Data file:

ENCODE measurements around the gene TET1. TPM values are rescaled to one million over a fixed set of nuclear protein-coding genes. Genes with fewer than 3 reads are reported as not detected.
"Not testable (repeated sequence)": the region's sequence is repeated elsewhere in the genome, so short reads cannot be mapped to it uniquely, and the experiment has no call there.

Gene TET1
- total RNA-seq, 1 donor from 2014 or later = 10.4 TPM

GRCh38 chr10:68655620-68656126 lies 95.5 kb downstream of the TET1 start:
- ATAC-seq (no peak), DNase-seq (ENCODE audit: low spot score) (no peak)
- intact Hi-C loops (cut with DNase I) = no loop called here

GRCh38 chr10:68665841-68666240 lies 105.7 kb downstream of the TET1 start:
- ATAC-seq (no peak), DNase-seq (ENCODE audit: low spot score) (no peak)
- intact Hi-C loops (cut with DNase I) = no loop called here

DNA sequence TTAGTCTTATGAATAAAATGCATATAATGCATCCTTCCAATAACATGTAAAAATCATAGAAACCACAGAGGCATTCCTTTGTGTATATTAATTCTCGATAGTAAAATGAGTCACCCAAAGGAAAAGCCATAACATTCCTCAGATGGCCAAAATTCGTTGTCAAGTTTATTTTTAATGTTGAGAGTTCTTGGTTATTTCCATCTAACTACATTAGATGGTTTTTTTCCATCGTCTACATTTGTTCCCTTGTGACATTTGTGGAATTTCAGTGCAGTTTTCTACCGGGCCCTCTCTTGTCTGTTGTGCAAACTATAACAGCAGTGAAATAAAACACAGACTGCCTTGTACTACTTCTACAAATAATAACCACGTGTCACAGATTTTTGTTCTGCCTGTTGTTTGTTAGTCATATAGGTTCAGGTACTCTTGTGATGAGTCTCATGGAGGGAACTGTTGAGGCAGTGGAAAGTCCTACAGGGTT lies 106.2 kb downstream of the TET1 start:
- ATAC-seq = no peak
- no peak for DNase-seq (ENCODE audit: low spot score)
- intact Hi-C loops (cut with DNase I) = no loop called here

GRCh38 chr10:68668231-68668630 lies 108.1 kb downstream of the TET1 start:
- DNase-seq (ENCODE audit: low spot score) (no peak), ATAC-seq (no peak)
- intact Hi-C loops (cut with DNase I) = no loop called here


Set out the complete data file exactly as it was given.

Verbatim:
ENCODE measurements around the gene TET1. TPM values are rescaled to one million over a fixed set of nuclear protein-coding genes. Genes with fewer than 3 reads are reported as not detected.
"Not testable (repeated sequence)": the region's sequence is repeated elsewhere in the genome, so short reads cannot be mapped to it uniquely, and the experiment has no call there.

Gene TET1
- total RNA-seq, 1 donor from 2014 or later = 10.4 TPM

GRCh38 chr10:68655620-68656126 lies 95.5 kb downstream of the TET1 start:
- ATAC-seq (no peak), DNase-seq (ENCODE audit: low spot score) (no peak)
- intact Hi-C loops (cut with DNase I) = no loop called here

GRCh38 chr10:68665841-68666240 lies 105.7 kb downstream of the TET1 start:
- ATAC-seq (no peak), DNase-seq (ENCODE audit: low spot score) (no peak)
- intact Hi-C loops (cut with DNase I) = no loop called here

DNA sequence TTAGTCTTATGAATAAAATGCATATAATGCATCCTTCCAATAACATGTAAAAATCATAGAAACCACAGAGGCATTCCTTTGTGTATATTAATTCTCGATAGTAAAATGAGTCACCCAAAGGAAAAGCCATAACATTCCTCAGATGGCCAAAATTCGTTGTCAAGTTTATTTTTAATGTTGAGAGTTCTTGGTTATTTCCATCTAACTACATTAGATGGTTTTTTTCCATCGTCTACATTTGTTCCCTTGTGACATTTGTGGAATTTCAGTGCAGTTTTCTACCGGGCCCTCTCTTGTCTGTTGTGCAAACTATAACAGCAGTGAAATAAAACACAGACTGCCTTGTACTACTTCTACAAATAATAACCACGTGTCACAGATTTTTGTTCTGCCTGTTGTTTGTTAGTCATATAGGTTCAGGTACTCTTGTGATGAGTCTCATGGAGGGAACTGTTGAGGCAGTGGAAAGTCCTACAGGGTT lies 106.2 kb downstream of the TET1 start:
- ATAC-seq = no peak
- no peak for DNase-seq (ENCODE audit: low spot score)
- intact Hi-C loops (cut with DNase I) = no loop called here

GRCh38 chr10:68668231-68668630 lies 108.1 kb downstream of the TET1 start:
- DNase-seq (ENCODE audit: low spot score) (no peak), ATAC-seq (no peak)
- intact Hi-C loops (cut with DNase I) = no loop called here